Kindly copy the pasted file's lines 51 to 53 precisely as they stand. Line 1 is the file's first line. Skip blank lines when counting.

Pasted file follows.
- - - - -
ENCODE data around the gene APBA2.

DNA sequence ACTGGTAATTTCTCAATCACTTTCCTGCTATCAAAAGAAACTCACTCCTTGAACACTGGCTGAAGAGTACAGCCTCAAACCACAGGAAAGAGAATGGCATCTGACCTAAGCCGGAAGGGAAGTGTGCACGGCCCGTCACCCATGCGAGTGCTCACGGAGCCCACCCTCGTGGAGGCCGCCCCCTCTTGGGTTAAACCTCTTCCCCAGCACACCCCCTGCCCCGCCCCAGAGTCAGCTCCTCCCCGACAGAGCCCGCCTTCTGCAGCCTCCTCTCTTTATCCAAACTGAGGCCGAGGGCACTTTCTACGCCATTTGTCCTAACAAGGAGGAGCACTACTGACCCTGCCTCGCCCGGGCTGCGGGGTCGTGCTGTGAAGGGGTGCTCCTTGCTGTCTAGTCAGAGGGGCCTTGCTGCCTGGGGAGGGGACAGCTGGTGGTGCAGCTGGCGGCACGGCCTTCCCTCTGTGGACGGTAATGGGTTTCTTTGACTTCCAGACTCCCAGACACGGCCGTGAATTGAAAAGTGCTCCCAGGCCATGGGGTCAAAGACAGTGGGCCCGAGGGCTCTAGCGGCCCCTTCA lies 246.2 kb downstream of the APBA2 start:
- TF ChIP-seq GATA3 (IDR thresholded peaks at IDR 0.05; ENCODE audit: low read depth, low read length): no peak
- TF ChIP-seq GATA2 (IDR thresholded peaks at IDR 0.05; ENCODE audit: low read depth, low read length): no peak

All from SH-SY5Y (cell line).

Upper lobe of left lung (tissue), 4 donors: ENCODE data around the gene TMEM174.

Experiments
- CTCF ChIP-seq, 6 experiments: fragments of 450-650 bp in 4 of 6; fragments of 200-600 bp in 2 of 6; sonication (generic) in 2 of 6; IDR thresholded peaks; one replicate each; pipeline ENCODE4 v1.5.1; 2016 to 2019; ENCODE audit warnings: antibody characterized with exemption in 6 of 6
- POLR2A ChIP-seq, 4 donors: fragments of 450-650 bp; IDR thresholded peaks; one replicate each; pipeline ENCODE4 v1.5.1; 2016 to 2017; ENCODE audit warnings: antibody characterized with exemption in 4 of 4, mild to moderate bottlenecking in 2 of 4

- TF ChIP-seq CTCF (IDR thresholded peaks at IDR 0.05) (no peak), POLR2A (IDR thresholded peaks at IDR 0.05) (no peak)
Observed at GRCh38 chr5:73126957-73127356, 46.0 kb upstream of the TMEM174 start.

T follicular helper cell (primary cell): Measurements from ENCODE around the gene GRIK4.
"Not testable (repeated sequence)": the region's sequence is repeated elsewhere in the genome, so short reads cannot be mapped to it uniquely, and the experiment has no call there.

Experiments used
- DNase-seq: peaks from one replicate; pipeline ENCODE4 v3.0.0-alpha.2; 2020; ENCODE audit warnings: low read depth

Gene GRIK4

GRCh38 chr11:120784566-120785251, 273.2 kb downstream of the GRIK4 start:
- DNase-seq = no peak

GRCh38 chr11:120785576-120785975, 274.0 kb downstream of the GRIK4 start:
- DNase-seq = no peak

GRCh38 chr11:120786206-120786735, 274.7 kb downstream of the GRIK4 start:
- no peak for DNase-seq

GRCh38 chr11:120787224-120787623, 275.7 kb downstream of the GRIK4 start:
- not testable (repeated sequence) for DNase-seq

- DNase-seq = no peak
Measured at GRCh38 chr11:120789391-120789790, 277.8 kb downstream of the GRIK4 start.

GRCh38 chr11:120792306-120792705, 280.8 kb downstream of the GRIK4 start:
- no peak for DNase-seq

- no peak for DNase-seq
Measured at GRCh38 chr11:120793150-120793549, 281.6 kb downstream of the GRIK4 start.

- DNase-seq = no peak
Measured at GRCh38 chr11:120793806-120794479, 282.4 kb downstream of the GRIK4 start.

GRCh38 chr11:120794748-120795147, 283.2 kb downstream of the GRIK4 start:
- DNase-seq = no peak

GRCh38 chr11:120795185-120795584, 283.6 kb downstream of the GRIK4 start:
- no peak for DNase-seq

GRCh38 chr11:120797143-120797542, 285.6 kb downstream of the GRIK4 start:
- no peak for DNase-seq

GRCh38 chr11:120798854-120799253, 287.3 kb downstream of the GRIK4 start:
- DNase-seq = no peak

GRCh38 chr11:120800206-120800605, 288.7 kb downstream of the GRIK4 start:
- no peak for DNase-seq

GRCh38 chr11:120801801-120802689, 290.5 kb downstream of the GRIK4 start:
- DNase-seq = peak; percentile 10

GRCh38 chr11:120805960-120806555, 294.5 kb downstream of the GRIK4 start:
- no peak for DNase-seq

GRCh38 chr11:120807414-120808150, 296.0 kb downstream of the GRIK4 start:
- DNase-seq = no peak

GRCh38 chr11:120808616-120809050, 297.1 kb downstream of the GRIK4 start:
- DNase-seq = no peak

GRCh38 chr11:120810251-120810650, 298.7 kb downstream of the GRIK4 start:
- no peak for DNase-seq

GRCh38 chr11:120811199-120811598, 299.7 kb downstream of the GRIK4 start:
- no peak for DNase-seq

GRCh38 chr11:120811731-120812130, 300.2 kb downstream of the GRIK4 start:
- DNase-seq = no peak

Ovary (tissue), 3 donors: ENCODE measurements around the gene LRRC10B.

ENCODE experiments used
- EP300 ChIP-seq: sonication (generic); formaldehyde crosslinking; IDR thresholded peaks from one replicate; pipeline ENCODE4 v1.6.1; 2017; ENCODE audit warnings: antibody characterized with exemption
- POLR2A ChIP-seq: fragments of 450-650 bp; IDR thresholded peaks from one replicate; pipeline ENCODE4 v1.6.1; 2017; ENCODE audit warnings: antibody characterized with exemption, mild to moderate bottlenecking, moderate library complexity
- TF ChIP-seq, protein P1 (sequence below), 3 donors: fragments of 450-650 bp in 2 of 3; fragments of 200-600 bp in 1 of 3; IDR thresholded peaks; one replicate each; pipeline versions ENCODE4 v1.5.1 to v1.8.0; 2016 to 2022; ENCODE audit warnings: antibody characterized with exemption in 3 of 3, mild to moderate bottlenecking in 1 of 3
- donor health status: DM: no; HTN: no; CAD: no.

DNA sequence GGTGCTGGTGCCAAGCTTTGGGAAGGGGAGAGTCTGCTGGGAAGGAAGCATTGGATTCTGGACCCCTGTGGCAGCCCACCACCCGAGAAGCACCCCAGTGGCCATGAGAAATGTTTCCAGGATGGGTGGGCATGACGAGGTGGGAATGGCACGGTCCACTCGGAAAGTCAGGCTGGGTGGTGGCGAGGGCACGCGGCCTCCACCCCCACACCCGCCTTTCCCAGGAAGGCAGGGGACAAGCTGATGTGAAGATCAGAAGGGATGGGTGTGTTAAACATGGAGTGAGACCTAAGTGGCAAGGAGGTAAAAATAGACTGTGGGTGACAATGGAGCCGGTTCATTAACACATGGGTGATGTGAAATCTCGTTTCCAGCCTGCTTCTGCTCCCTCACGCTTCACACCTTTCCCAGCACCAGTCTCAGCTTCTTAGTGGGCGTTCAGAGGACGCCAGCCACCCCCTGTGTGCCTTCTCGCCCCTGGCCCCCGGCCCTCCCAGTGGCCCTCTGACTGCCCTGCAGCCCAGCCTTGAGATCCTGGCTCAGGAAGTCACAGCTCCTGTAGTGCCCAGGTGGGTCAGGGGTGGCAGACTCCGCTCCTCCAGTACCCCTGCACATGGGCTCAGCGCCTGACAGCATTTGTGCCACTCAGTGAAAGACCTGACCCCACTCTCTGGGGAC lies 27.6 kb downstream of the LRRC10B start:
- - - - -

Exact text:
GRCh38 chr11:120810251-120810650, 298.7 kb downstream of the GRIK4 start:
- no peak for DNase-seq

GRCh38 chr11:120811199-120811598, 299.7 kb downstream of the GRIK4 start: